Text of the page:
Mario Kart 8 Deluxe
The preeminent version of maybe the best Mario Kart out there, Mario Kart 8 Deluxe brings just about everything you could want in a kart racer to the Switch. There are dozens of zany characters to choose from with even more race tracks to speed through, some of which are pulled from various titles throughout the history of the series. Perhaps the main appeal for me is the fact that I can actually play this game with my 5-year-old and not have to worry about what’s going to pop up on the screen or it being overly complex for her. Unfortunately for the young one, dad offers no quarter.
Keep Talking and Nobody Explodes
My experiences with virtual reality prior to the end of 2017 were few and far between. Fortunately, that all changed over the holiday break as I got my hands on Keep Talking and Nobody Explodes for the first time. The premise is simple enough – defuse a bomb with help from your friends. Trying to work your way through the puzzles while the clock ticks down is equal parts exciting and unnerving. And people, if you are having communication issues in your relationships, this game will most certainly help resolve all of that*.
*May not actually help resolve communication issues.
This long-gestating indie darling had me intrigued from the moment I laid eyes on it. Basically a super-sized Boss Rush mode, Cuphead does a great job of keeping things difficult while negating too many “unfair” deaths. Most of the time when I died it was either because I made a stupid mistake or hadn’t learned a specific boss mechanic. The 1940s art style and soundtrack are a personality unto themselves, injecting a uniqueness into the game that cannot be found many other places. In a year full to the brim with amazing game music, Cuphead is near the top.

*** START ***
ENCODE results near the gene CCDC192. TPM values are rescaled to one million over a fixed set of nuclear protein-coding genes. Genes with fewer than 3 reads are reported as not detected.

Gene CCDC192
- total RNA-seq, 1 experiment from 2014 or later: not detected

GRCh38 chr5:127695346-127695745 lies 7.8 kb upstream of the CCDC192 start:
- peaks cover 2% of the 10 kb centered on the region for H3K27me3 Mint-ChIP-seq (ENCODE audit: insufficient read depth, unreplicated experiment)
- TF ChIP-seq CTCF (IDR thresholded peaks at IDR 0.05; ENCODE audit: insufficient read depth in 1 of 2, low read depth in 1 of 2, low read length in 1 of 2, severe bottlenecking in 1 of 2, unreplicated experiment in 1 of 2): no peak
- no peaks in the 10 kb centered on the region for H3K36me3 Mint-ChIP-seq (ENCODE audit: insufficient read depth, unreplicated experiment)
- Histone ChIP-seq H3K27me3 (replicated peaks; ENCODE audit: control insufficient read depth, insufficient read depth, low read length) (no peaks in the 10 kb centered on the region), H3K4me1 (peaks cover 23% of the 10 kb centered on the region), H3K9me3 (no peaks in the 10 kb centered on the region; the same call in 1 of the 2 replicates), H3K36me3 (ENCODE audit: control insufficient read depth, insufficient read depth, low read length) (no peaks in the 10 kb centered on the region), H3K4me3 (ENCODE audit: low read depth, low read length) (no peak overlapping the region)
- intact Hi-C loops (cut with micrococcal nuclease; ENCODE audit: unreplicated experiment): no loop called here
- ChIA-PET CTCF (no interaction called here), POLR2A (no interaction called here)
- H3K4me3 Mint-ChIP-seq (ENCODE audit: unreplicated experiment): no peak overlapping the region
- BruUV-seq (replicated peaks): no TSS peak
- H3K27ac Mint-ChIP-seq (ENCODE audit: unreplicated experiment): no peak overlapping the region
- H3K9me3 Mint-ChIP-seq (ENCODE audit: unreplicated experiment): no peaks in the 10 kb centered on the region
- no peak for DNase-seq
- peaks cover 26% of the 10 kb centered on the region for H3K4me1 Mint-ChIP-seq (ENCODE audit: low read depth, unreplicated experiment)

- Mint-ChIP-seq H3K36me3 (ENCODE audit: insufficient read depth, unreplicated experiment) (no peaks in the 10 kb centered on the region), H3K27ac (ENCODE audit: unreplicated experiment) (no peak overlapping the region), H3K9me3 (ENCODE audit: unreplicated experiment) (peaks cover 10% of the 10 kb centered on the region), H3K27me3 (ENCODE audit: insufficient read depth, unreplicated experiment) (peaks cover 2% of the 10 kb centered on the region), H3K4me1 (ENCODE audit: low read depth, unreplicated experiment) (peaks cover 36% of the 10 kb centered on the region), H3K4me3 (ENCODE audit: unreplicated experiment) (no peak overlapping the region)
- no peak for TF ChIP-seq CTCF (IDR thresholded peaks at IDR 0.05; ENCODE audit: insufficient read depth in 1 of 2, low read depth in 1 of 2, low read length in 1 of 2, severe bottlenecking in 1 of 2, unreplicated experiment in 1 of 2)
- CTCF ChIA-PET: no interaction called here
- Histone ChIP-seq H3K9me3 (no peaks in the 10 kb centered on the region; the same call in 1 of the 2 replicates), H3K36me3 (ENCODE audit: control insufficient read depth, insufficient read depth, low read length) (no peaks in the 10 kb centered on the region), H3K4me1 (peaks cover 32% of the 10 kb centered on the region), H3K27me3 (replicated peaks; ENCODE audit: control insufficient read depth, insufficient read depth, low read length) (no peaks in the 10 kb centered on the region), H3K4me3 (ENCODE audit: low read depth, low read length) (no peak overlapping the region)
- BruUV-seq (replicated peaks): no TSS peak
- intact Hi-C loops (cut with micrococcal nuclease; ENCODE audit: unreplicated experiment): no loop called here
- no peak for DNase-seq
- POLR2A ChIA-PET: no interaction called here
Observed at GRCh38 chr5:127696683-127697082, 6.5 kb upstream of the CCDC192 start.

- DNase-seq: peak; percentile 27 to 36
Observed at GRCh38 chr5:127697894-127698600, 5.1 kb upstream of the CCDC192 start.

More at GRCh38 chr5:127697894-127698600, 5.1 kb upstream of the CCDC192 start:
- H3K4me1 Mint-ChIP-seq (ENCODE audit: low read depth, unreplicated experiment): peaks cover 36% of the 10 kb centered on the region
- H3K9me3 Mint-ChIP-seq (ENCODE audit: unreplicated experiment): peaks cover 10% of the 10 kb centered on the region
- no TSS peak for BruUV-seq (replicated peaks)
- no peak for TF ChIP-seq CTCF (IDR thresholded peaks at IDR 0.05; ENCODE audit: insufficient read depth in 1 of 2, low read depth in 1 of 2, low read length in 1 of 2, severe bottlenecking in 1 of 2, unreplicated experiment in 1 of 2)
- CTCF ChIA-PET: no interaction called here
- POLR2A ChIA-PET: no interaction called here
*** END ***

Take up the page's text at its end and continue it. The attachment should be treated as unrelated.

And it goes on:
This is the only game that was on both last year’s list and this one. Not necessarily because it’s the best thing ever, but the folks at Blizzard keep pumping out new content that has me hooked. Most notably, a recently released single player mode called Dungeon Run helps bridge the “accessibility gap” by providing hours of free fun, no matter if you have been playing the game for two weeks or two years. That gap is usually the biggest obstacle that Hearthstone faces when trying to attract new players, so I was glad to see them address that issue specifically.
Early Access games are a weird thing for me. My only experiences, prior to Dead Cells, were H1Z1: King of the Kill and PUBG. In both of those cases, it was very clear to me that the games were incomplete, so perhaps the greatest praise I can heap upon Dead Cells is that it already feels like a finished game. A beautifully pixelated Metroidvania affair, Dead Cells incorporates interesting time mechanics, a rogue-like death system and some brutal combat to help set it apart from others. For those craving a challenge, I’d recommend giving this one a chance.
There you have it – my favorite games I played throughout the past year.
Let me know your thoughts in the comments below, and feel free to share some of your favorite gaming memories from the past year as well.